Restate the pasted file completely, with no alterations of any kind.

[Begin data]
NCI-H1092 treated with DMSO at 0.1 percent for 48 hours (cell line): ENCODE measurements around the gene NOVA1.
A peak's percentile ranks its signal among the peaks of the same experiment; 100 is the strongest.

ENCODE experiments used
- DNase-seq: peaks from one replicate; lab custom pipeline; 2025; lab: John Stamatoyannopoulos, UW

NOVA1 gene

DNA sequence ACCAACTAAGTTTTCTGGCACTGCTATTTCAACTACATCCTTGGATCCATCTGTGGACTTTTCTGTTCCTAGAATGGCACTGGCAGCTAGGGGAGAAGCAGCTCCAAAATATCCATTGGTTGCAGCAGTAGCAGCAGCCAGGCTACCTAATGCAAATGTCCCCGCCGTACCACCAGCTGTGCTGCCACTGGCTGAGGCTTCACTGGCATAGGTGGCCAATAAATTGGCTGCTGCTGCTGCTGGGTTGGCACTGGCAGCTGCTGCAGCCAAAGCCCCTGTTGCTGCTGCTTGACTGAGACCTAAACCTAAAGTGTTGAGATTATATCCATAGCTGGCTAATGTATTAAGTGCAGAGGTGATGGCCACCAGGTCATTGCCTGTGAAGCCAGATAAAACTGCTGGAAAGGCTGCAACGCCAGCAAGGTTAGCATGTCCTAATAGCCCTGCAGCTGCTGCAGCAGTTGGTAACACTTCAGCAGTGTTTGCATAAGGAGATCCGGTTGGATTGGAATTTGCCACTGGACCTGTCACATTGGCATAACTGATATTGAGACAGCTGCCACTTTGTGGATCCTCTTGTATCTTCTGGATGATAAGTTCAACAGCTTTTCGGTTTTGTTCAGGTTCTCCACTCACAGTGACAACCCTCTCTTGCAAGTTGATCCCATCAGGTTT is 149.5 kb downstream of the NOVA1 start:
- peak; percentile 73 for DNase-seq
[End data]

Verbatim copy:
NCI-H1092 treated with DMSO at 0.1 percent for 48 hours (cell line): ENCODE measurements around the gene NOVA1.
A peak's percentile ranks its signal among the peaks of the same experiment; 100 is the strongest.

ENCODE experiments used
- DNase-seq: peaks from one replicate; lab custom pipeline; 2025; lab: John Stamatoyannopoulos, UW

NOVA1 gene

DNA sequence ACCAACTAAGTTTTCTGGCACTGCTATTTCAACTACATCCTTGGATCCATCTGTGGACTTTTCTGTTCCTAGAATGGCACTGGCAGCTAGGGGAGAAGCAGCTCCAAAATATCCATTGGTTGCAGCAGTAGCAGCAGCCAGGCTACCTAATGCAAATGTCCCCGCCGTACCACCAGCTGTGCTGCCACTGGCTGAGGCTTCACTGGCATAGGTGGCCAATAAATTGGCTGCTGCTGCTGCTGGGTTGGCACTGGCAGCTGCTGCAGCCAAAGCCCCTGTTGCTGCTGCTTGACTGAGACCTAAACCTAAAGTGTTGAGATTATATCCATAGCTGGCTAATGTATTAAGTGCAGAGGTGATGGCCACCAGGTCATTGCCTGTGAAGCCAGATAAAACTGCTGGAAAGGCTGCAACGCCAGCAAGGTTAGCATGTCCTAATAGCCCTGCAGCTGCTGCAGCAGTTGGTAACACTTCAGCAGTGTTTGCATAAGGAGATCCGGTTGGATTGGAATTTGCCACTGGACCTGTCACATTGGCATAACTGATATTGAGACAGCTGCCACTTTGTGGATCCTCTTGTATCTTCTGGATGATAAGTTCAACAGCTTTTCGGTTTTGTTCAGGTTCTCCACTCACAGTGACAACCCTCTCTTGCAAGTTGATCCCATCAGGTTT is 149.5 kb downstream of the NOVA1 start:
- peak; percentile 73 for DNase-seq